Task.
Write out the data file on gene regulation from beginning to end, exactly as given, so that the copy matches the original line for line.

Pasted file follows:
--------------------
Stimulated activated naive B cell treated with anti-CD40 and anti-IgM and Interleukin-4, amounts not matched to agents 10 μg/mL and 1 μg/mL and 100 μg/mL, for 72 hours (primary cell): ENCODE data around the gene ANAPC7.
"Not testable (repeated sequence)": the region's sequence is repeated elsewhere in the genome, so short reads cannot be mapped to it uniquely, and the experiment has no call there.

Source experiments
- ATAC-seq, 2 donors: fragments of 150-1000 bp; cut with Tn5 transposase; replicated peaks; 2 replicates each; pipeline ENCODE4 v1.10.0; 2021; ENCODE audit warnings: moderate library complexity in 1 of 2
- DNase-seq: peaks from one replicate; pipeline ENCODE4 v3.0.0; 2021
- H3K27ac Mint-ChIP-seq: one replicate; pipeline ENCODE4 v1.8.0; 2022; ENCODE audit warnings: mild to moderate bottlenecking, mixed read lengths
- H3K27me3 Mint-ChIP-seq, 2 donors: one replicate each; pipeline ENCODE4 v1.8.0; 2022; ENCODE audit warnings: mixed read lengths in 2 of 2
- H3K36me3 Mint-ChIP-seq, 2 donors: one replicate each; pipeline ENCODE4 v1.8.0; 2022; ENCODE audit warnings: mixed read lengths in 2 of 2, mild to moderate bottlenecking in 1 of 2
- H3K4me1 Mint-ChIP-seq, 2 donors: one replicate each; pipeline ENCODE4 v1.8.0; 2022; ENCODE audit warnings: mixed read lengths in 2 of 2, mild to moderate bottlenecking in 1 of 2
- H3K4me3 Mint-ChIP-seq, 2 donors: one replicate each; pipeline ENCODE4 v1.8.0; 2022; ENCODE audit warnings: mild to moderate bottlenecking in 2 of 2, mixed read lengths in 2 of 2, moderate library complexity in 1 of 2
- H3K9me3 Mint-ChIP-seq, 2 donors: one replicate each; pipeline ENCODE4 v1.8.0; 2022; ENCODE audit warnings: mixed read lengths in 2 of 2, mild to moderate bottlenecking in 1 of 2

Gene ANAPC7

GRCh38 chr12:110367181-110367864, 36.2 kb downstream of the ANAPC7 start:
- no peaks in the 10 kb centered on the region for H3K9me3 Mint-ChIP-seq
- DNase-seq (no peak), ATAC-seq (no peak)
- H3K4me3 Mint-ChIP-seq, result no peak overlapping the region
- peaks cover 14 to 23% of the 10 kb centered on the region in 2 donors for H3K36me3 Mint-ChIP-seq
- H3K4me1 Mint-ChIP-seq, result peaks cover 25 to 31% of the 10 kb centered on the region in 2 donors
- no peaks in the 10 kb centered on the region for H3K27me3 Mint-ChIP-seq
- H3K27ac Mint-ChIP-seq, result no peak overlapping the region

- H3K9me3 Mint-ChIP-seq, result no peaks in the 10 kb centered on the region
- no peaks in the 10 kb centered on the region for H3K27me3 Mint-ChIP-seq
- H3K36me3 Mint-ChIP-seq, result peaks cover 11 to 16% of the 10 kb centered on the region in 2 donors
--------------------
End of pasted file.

Stimulated activated naive B cell treated with anti-CD40 and anti-IgM and Interleukin-4, amounts not matched to agents 10 μg/mL and 1 μg/mL and 100 μg/mL, for 72 hours (primary cell): ENCODE data around the gene ANAPC7.
"Not testable (repeated sequence)": the region's sequence is repeated elsewhere in the genome, so short reads cannot be mapped to it uniquely, and the experiment has no call there.

Source experiments
- ATAC-seq, 2 donors: fragments of 150-1000 bp; cut with Tn5 transposase; replicated peaks; 2 replicates each; pipeline ENCODE4 v1.10.0; 2021; ENCODE audit warnings: moderate library complexity in 1 of 2
- DNase-seq: peaks from one replicate; pipeline ENCODE4 v3.0.0; 2021
- H3K27ac Mint-ChIP-seq: one replicate; pipeline ENCODE4 v1.8.0; 2022; ENCODE audit warnings: mild to moderate bottlenecking, mixed read lengths
- H3K27me3 Mint-ChIP-seq, 2 donors: one replicate each; pipeline ENCODE4 v1.8.0; 2022; ENCODE audit warnings: mixed read lengths in 2 of 2
- H3K36me3 Mint-ChIP-seq, 2 donors: one replicate each; pipeline ENCODE4 v1.8.0; 2022; ENCODE audit warnings: mixed read lengths in 2 of 2, mild to moderate bottlenecking in 1 of 2
- H3K4me1 Mint-ChIP-seq, 2 donors: one replicate each; pipeline ENCODE4 v1.8.0; 2022; ENCODE audit warnings: mixed read lengths in 2 of 2, mild to moderate bottlenecking in 1 of 2
- H3K4me3 Mint-ChIP-seq, 2 donors: one replicate each; pipeline ENCODE4 v1.8.0; 2022; ENCODE audit warnings: mild to moderate bottlenecking in 2 of 2, mixed read lengths in 2 of 2, moderate library complexity in 1 of 2
- H3K9me3 Mint-ChIP-seq, 2 donors: one replicate each; pipeline ENCODE4 v1.8.0; 2022; ENCODE audit warnings: mixed read lengths in 2 of 2, mild to moderate bottlenecking in 1 of 2

Gene ANAPC7

GRCh38 chr12:110367181-110367864, 36.2 kb downstream of the ANAPC7 start:
- no peaks in the 10 kb centered on the region for H3K9me3 Mint-ChIP-seq
- DNase-seq (no peak), ATAC-seq (no peak)
- H3K4me3 Mint-ChIP-seq, result no peak overlapping the region
- peaks cover 14 to 23% of the 10 kb centered on the region in 2 donors for H3K36me3 Mint-ChIP-seq
- H3K4me1 Mint-ChIP-seq, result peaks cover 25 to 31% of the 10 kb centered on the region in 2 donors
- no peaks in the 10 kb centered on the region for H3K27me3 Mint-ChIP-seq
- H3K27ac Mint-ChIP-seq, result no peak overlapping the region

- H3K9me3 Mint-ChIP-seq, result no peaks in the 10 kb centered on the region
- no peaks in the 10 kb centered on the region for H3K27me3 Mint-ChIP-seq
- H3K36me3 Mint-ChIP-seq, result peaks cover 11 to 16% of the 10 kb centered on the region in 2 donors